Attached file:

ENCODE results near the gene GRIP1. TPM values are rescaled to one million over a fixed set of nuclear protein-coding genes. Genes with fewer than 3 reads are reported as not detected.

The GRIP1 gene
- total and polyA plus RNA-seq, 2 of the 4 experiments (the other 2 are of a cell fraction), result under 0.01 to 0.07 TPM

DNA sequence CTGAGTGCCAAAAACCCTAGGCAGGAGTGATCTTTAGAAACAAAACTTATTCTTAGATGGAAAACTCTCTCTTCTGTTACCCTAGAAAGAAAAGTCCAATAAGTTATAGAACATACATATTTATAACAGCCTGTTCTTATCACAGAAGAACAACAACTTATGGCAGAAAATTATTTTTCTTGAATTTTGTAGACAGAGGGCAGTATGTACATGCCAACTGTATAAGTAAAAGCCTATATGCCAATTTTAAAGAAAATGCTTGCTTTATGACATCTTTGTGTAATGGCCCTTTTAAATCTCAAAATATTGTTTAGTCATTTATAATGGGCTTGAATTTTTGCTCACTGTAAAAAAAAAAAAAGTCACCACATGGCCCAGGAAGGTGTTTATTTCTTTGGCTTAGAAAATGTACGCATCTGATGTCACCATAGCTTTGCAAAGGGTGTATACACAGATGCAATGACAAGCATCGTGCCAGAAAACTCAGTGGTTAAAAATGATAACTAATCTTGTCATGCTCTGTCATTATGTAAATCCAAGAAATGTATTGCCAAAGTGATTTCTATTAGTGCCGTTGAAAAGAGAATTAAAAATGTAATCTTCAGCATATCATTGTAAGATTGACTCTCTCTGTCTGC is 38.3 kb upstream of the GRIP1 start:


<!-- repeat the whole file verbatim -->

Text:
ENCODE results near the gene GRIP1. TPM values are rescaled to one million over a fixed set of nuclear protein-coding genes. Genes with fewer than 3 reads are reported as not detected.

The GRIP1 gene
- total and polyA plus RNA-seq, 2 of the 4 experiments (the other 2 are of a cell fraction), result under 0.01 to 0.07 TPM

DNA sequence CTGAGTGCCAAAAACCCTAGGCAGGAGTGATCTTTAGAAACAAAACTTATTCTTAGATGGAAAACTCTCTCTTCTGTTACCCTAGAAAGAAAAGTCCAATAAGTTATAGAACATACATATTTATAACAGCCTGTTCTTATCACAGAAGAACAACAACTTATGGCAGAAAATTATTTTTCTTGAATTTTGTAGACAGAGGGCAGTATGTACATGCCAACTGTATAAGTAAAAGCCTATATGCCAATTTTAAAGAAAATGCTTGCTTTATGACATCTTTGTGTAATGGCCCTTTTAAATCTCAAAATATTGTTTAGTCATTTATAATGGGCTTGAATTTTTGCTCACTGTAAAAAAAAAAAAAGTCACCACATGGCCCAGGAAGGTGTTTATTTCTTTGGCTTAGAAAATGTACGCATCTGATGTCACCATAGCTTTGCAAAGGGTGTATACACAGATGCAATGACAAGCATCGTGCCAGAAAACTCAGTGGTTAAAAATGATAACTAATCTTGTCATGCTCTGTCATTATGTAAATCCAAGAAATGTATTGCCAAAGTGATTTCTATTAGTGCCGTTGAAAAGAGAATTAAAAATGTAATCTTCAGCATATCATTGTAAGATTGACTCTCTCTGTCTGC is 38.3 kb upstream of the GRIP1 start: